doesn't have any room for this additional information. We'll need to
develop a V3 service descriptor format to support longer "onion
addresses"/service id, in any case, so adding another field for
"Also-Known-As" may be a useful thing to have. It might be a good idea 
to also add a few reserved-for-future-use fields, along with it.

>    The cons of this approach is that supporting both addresses might
>    make the HS protocol more complicated and painful to implement, and
>    it might also result in some Hidden Services never moving to the
>    new onion addresses since clients can still visit them using the
>    old insecure ones.
>    This approach has a stricter variant, where the old addresses can
>    only be used during a transitionary period (a few months?). After
>    that, clients _have_ to use the new addresses. Of course, this
>    means that we will have to do two flag days, coordinate Tor
>    releases, and other no fun stuff.

I think this will be necessary. We'll probably need to have the new
scheme operation for an extended period of time before the so-call flag
day (that's an actual day in the US, you know...Flag Day :)). I think
anything less than 6 months will be too short. This will also be
dependent on how quickly this is implemented and how quickly the the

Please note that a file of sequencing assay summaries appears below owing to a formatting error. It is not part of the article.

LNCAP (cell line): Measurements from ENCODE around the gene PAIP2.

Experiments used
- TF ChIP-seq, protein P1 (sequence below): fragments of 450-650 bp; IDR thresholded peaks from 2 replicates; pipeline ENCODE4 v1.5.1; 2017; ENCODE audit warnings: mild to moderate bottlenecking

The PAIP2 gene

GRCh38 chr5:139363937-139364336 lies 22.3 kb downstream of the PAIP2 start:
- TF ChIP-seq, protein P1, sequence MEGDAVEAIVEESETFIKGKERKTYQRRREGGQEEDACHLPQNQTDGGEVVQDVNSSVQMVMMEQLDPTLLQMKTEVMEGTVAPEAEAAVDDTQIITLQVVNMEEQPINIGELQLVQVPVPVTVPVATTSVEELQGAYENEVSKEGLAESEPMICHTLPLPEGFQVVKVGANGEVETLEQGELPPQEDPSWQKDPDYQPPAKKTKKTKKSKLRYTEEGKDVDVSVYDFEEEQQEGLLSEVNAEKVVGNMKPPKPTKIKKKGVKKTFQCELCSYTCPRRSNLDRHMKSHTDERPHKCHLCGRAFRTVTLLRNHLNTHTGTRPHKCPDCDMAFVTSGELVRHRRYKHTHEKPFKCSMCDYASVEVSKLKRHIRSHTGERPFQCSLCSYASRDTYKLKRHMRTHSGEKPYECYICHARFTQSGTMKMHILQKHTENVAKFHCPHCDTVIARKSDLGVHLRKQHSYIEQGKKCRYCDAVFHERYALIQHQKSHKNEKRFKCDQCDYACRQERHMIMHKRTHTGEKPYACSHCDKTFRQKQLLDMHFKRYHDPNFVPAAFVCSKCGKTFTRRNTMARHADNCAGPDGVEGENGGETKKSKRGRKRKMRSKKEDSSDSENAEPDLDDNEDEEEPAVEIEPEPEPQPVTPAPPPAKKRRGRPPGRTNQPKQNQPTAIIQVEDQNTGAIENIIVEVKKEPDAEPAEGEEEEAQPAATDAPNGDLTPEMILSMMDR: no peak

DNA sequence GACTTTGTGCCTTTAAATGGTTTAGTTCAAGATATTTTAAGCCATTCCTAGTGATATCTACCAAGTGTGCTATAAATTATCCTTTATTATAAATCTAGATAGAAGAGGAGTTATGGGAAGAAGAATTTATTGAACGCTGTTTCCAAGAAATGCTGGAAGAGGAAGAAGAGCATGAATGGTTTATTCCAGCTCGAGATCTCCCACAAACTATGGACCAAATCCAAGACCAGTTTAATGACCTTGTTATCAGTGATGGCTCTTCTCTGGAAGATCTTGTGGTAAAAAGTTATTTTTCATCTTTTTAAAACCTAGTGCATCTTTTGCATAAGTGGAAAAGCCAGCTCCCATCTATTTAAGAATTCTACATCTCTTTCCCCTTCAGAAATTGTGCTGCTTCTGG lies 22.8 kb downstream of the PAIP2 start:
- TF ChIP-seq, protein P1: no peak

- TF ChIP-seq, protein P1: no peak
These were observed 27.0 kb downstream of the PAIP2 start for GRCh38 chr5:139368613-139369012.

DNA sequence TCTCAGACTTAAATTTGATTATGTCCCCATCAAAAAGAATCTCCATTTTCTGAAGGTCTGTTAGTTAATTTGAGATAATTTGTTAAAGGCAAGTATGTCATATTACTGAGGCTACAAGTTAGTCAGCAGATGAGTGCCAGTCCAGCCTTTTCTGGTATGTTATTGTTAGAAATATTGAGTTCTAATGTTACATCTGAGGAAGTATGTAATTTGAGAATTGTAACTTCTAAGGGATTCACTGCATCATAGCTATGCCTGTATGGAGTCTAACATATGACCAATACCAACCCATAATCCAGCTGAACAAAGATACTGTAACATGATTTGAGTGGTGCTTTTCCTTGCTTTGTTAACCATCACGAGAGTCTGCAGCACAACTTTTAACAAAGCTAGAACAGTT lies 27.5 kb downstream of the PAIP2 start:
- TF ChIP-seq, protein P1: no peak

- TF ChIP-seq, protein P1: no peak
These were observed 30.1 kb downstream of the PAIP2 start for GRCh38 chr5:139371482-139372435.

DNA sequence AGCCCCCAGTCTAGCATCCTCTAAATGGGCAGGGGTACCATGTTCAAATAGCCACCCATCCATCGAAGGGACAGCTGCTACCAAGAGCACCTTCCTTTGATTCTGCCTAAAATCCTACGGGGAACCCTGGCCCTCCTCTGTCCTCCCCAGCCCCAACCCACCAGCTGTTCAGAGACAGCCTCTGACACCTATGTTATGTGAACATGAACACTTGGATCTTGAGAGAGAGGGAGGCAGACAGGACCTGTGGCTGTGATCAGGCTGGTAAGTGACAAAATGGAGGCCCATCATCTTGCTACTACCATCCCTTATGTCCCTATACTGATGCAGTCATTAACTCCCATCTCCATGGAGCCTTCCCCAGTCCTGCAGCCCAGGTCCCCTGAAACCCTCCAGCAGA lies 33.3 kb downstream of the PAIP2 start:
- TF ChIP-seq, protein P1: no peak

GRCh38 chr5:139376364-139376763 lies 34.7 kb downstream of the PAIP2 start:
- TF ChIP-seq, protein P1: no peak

version of Tor in which this is implemented becomes stable.

I think the easiest solution (but not necessarily the best) will come
down to a transition/migration to a new descriptor format. There will be
a period of time where both descriptor formats are valid and either of
them will be returned by the HSDir depending on the query it receives
from the client. If the client requests the descriptor of a "new
style/scheme" service id, then return the V3 descriptor. If the client
requests an "old style/scheme" descriptor, then return both unless the
the client specifically states a descriptor version or the client's Tor
version does not support one of the descriptor versions.

After the flag day, it'll be hit-or-miss as to whether a V2 descriptor
is available depending on what the HSDir supports. Or, maybe at that
point in time, the DirAuths only give a relay the HSDir flag if it is
running >= x.x.x.x verion which only supports the new descriptor
version, thus finalizing the obsoletion of the old version and service id.

> I'm probably moving towards the latter option because the former will
> make many people unhappy.

Yeah, unhappy people are both no fun and more likely to be confused by
the new system.

> Thoughts?
> (This is not a thread to select the cryptosystem we are going to
> use. It will derail the discussion, and we might also need to select a
> specific type of cryptosystem in the end (e.g. a discrete-log-based
> system) so that schemes like
> https://trac.torproject.org/projects/tor/ticket/8106
> can be possible.).

Just some thoughts off the top of my head (and wanting to revitalize
the conversation, mostly).

- Matt